When the Bismarck and the Prinz Eugen, two ultramodern warships, left the military port at Gotenhafen (Poland), nobody thought that one week later the Bismarck would be lying in the seabed of the North Atlantic. In that moment she was the pride of the new Nazi Germany, powerful and self-confident, albeit in excess. Already when the keel of the Bismarck was laid down Hitler totally ignored the restrictions imposed by the Versailles Treaty. There was no intention to dissimulate the magnitude of the new project and the displacement exceeded 50,000 tonnes at full load. Launched in 1939 like her twin Tirpitz, the Bismarck differed from her sister in the slightly lesser displacement, reduced anti-aircraft armament and absence of torpedo launchers. The Bismarck was equipped with radars for navigation, localization and fire control. Her long operational range allowed her to be an insidious prosecutor and her maneuverability was excellent due to a special type of rudder; however, this feature would ultimately be the cause of her ill fate. Despite the encrypted order prohibiting the navigation to any military or civilian ship in wide sectors of the Baltic Sea, another encrypted message arrived to the British Admiralty, which immediately set into alarm the entire Home Fleet. In that moment a dramatic prosecution started, which would end with the sinking of the superb battleship little less than 400 miles west of Brest. Hit by Swordfish torpedo bombers and with her rudders blocked, the Bismarck was forced to turn around without being able to maneuver. Practically immobilized, she was totally dismantled by the British artillery fire.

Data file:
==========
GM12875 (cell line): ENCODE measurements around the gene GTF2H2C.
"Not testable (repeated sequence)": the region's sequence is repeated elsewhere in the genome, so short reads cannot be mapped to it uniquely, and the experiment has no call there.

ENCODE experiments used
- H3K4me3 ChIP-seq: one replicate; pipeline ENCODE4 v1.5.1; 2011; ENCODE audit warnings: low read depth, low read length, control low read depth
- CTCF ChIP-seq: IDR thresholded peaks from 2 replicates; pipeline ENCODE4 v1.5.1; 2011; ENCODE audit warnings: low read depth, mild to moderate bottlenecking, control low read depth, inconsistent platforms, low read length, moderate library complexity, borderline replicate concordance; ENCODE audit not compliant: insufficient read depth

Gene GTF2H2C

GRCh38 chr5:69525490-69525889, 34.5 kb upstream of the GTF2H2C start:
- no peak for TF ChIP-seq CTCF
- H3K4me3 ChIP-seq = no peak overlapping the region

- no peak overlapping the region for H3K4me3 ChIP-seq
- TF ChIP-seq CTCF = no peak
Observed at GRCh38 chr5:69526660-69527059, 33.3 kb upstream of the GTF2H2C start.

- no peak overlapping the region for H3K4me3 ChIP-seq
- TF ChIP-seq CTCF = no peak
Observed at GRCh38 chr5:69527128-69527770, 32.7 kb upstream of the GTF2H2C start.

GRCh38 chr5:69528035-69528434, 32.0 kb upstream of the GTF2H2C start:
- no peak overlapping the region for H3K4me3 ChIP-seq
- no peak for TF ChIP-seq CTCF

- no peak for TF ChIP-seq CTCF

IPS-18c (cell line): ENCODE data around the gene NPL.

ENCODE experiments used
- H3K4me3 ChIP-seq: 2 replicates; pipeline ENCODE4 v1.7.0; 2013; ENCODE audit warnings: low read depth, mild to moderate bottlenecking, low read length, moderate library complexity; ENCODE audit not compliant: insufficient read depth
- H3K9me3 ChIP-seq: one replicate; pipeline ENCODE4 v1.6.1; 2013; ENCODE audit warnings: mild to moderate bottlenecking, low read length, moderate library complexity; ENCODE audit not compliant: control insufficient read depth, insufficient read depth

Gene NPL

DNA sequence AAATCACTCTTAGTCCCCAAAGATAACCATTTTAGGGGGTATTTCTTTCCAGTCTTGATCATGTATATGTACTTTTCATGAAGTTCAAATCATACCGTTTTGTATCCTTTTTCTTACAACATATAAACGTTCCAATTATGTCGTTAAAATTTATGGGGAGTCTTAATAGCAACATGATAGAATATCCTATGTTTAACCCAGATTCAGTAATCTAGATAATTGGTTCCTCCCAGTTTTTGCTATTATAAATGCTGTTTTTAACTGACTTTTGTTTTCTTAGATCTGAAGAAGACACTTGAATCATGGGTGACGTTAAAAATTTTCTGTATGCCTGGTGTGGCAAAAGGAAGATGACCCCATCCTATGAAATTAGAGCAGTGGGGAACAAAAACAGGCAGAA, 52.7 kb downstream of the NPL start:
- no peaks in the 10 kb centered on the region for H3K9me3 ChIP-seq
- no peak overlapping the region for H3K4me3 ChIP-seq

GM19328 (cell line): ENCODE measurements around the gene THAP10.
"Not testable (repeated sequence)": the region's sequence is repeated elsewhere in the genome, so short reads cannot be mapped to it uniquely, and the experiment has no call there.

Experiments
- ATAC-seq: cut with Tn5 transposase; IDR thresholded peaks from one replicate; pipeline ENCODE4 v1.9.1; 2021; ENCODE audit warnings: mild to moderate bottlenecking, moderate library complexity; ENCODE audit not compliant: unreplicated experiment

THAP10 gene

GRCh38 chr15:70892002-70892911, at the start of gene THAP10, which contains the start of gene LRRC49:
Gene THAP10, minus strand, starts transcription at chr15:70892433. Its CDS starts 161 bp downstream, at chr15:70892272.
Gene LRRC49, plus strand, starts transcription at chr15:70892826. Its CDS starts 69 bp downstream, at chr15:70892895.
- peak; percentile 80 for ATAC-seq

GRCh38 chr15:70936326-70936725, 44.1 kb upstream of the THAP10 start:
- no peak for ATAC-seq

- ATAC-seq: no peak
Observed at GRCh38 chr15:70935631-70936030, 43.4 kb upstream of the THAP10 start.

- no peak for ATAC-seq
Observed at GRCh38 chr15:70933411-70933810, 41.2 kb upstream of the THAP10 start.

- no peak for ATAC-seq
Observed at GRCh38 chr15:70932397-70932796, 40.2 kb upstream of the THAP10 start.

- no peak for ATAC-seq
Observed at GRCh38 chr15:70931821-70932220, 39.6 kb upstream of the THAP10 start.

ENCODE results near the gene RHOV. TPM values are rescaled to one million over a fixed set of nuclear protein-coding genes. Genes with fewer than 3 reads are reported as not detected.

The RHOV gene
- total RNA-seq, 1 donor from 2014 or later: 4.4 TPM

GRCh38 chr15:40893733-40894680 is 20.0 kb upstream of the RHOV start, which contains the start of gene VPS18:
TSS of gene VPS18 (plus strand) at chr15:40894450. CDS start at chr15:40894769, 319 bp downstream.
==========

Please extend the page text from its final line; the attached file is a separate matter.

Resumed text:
[1] Radar [2] Rangefinder [3] Armored control tower [4] Admiral's bridge [5] Searchlight [6] Diurnal bridge [7] 37-millimeter cannon(s) [8] Rangefinder [9] Radar [10] Anti-aircraft director on gyro-stabilized mounting [11] Anti-aircraft command post [12] 20-millimeter cannon(s) [13] Armored control tower [14] Navigation room [15] Bridge's aileron [16] Turret B: 380-millimeter cannons, main armament [17] Turret A: 380-millimeter cannons, main armament [18] Ventilation trunk [19] Aiming telescope [20] Breechblock's box [21] Transfer tray [22] Elevation winch [23] Turret's bearings [24] Elevation gear [25] Hydraulic pump [26] Machinery room [27] Auxiliary ammunition trunk [28] Barbette's armor [29] Rammer [30] Crew's mess-deck [31] Anchoring machine [32] Battery deck [33] Storerooms [34] Fore armored bulkhead [35] Armored deck [36] Alveolar bulkheads under armored deck [37] Barbette of turret B [38] Mechanical workshop [39] 150-millimeter cannons and barbette, secondary armament [40] Lifeboats [41] Gangway [42] Motor lifeboats [43] Crane's boom [44] Funnel trunks [45] Boats' crane [46] Arado 196 aircraft [47] Catapult [48] Lifeboats [49] Motor lifeboats [50] Hangar [51] Mechanical workshop [52] Storerooms [53] Mess-deck [54] Engine room [55] Hose reels [56] Engine and boiler room [57] Anti-aircraft control [58] Aft mast [59] 150-millimeter cannons and barbette, secondary armament [60] Turret C: 380-millimeter cannons, main armament [61] Turret D: 380-millimeter cannons, main armament [62] Aft armored bulkhead [63] Winch room [64] Storerooms [65] Anchoring machine [66] Rudders (2) [67] Propeller shafts (3) [68] False bottom [69] Radar [70] Aft superstructure [71] Aft armored command post [72] Boat stowage platform [73] Searchlight [74] Anti-aircraft control [75] Transmissions searchlight (telegraph light) [76] Main mast [77] Lookout [78] Rudder hand [79] Remote control searchlight [80] Funnel [81] Covered searchlight [82] Fore mast [83] Radio antennas [84] Waterline [85] Disembarkment planks (2) [86] Boats' protection

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